“These measures to make first houses more affordable could have the effect of enabling occupants of those houses to move up, … therefore pushing price increases up the scale,” said McBride. “Who knows if that will happen — but it’s a possible consequence and it would be unintended.”
Real estate specialists in Toronto and Vancouver have said the new incentive will have little effect on young people trying to get into those markets, where even most condos in desirable central areas will be out of reach of the incentive’s limits
In other places, including Hamilton, where demand is already strong at lower prices, it is quite possible that we will see a rise in the price of homes below the $400,000 to $500,000 range once people begin to take advantage of the scheme. In most economic cases, a windfall advantage of this kind is ultimately shared between the seller and the buyer in some proportion.
In places where there is no housing shortage, the advantage to sellers will likely be weaker.
That said, a simple market analysis would suggest the injection of more than a billion dollars in new spending into a narrow area of the market will lead to a small, relative increase in demand and push prices higher than they would have been otherwise.
“Since such programs enhance demand, and therefore lean a bit against house price declines, the real work to address affordability has to come on the supply side,” CIBC chief economist Avery Shenfeld said in his budget analysis.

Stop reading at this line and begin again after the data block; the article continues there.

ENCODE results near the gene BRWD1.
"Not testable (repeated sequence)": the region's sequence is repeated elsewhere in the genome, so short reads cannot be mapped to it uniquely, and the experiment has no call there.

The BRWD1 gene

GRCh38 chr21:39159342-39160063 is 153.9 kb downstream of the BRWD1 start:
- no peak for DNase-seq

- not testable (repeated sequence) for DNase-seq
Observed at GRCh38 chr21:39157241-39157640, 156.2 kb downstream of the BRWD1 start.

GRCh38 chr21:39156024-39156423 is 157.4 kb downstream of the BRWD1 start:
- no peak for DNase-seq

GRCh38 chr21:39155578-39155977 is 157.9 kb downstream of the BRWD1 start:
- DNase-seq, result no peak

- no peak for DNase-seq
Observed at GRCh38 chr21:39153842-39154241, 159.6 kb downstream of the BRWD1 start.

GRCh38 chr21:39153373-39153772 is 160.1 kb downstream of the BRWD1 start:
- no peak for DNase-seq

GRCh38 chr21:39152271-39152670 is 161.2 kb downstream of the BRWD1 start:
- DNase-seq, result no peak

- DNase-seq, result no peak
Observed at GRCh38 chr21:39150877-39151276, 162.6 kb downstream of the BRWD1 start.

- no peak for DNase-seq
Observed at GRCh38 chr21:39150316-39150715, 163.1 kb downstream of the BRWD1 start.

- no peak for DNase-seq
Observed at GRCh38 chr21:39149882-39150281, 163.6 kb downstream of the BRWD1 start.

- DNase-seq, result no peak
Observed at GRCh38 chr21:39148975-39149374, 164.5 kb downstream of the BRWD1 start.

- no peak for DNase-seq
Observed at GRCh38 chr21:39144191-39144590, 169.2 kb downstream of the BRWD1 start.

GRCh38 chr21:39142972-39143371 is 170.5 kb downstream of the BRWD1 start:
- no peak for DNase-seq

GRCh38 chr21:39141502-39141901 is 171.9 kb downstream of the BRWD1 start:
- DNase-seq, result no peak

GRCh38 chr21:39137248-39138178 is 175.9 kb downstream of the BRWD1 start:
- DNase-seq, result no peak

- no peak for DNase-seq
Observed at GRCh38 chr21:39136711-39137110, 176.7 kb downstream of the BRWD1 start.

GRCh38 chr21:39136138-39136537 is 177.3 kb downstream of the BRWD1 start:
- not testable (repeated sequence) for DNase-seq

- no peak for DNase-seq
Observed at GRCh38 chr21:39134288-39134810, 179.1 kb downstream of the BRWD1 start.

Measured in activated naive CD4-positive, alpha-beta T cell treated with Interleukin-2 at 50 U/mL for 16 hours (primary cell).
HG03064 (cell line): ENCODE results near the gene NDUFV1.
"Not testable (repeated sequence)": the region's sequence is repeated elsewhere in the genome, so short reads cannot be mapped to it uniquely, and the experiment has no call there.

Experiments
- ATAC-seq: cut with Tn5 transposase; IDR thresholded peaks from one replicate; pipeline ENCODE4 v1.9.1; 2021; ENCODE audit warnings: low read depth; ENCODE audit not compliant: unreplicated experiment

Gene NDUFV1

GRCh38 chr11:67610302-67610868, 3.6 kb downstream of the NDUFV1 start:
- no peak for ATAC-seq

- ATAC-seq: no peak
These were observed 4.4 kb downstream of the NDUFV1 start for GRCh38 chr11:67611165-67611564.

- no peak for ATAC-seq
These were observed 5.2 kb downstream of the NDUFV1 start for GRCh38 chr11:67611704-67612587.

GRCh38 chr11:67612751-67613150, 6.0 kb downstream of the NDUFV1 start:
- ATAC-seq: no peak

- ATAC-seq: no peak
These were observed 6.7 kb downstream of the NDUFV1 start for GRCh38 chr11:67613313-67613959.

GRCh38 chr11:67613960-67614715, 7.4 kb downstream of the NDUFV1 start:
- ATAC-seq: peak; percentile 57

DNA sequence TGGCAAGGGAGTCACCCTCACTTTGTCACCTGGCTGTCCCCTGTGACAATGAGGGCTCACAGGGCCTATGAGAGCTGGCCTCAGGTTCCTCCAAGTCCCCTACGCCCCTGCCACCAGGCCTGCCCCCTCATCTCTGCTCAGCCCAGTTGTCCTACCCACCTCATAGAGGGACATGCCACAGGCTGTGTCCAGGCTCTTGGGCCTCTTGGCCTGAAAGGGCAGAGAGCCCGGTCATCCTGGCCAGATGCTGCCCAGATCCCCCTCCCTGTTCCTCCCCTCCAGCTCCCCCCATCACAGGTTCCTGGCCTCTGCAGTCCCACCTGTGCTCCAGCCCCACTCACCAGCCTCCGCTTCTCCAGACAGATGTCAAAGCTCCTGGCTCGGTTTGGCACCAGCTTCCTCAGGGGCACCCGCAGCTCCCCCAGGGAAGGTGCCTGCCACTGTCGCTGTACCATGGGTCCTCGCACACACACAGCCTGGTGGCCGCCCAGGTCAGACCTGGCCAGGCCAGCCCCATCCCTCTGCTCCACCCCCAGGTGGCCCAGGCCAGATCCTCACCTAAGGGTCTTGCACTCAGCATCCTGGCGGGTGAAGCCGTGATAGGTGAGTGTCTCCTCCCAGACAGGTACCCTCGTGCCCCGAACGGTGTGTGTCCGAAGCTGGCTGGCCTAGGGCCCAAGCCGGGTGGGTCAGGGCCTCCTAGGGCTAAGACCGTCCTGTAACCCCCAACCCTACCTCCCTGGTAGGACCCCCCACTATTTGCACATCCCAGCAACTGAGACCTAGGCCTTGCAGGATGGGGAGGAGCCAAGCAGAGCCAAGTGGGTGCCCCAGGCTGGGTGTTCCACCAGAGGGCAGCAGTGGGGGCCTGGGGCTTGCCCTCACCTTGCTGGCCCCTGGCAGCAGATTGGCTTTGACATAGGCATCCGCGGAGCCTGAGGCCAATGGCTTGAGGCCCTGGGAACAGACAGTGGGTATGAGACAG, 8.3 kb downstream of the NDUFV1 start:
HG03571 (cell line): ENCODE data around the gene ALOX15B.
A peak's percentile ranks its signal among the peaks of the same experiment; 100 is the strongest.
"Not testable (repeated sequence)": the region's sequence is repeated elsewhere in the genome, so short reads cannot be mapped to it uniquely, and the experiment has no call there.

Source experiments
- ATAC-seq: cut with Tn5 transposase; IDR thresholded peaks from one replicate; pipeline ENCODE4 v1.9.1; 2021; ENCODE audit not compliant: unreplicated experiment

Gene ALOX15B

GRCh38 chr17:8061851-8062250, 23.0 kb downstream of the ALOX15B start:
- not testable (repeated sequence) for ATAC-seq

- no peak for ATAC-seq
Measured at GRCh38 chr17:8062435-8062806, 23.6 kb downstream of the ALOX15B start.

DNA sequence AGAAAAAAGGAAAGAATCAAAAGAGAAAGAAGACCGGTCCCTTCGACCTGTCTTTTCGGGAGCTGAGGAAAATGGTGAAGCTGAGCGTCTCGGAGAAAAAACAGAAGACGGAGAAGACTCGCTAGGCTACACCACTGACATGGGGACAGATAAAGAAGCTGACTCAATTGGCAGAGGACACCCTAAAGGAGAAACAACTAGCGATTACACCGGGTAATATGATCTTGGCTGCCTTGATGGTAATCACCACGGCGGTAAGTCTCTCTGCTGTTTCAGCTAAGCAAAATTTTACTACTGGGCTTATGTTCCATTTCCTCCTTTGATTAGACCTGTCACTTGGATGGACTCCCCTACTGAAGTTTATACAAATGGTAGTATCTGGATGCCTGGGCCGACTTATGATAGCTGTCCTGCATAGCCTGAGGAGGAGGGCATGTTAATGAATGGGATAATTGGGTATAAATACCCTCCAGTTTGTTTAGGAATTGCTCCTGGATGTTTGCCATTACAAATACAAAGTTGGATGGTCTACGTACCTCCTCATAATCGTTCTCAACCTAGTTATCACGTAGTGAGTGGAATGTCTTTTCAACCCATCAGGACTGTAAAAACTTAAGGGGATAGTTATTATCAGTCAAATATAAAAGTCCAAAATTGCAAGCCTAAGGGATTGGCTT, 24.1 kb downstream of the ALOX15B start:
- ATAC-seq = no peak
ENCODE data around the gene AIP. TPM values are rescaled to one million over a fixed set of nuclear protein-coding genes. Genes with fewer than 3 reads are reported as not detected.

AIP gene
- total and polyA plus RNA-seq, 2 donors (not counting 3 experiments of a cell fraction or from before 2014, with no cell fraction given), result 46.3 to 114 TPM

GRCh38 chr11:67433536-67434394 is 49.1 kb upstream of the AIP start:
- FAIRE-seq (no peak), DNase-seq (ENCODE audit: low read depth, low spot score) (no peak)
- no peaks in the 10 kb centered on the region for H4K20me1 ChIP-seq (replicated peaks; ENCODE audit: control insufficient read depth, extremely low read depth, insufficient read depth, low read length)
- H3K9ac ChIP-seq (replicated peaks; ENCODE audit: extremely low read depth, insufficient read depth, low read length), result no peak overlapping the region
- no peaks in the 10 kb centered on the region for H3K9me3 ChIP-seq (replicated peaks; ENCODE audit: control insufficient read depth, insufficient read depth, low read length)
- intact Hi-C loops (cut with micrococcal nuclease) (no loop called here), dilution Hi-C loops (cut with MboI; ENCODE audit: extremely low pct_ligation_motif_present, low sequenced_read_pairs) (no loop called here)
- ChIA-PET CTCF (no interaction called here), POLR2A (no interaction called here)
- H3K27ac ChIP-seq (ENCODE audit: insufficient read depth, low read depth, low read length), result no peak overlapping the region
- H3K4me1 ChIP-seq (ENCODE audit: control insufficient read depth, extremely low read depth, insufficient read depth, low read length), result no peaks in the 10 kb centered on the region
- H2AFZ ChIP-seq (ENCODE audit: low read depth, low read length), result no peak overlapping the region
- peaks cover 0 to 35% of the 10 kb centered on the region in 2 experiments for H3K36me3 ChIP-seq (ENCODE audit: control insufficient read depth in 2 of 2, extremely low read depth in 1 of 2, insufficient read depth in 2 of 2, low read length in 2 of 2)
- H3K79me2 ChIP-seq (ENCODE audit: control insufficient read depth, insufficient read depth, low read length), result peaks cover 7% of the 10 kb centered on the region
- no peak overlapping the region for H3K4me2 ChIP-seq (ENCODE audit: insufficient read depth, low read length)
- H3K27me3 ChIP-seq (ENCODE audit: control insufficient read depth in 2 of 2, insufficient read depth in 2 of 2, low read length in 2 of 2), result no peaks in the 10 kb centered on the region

In the tightest housing markets, the federal plan should also help stimulate supply. While new buyers only get an interest-free loan worth five per cent on resale homes, they get 10 per cent on new properties, offering real estate developers an advantage in the market and presumably encouraging builders to keep up supply.
As Shenfeld implies and many others have said, one of the best things for new buyers would be a general decline in Canadian home prices to levels where young people could afford decent housing without going into ruinous debt.
As of February, the average price of a home was down more than five per cent, although that differs regionally and by property type. If the decline continues, even with the new incentive, those who can might still be wisest to wait.
Home Sales Climbed Higher In July
Canadian home sale rose in July in broad gains as markets start to recover from the stress test tightening last year, though economists say global concerns raise some uncertainties for the future.
The Canadian Real Estate Association reported last week that home sales rose 12.6 per cent in July from a year earlier, and were up 3.5 per cent seasonally adjusted from June.
“Sales are starting to rebound in places where they dropped when the mortgage stress test took effect at the beginning of 2018, but activity there remains well below levels recorded prior to its introduction,” said CREA president Jason Stephen in the report.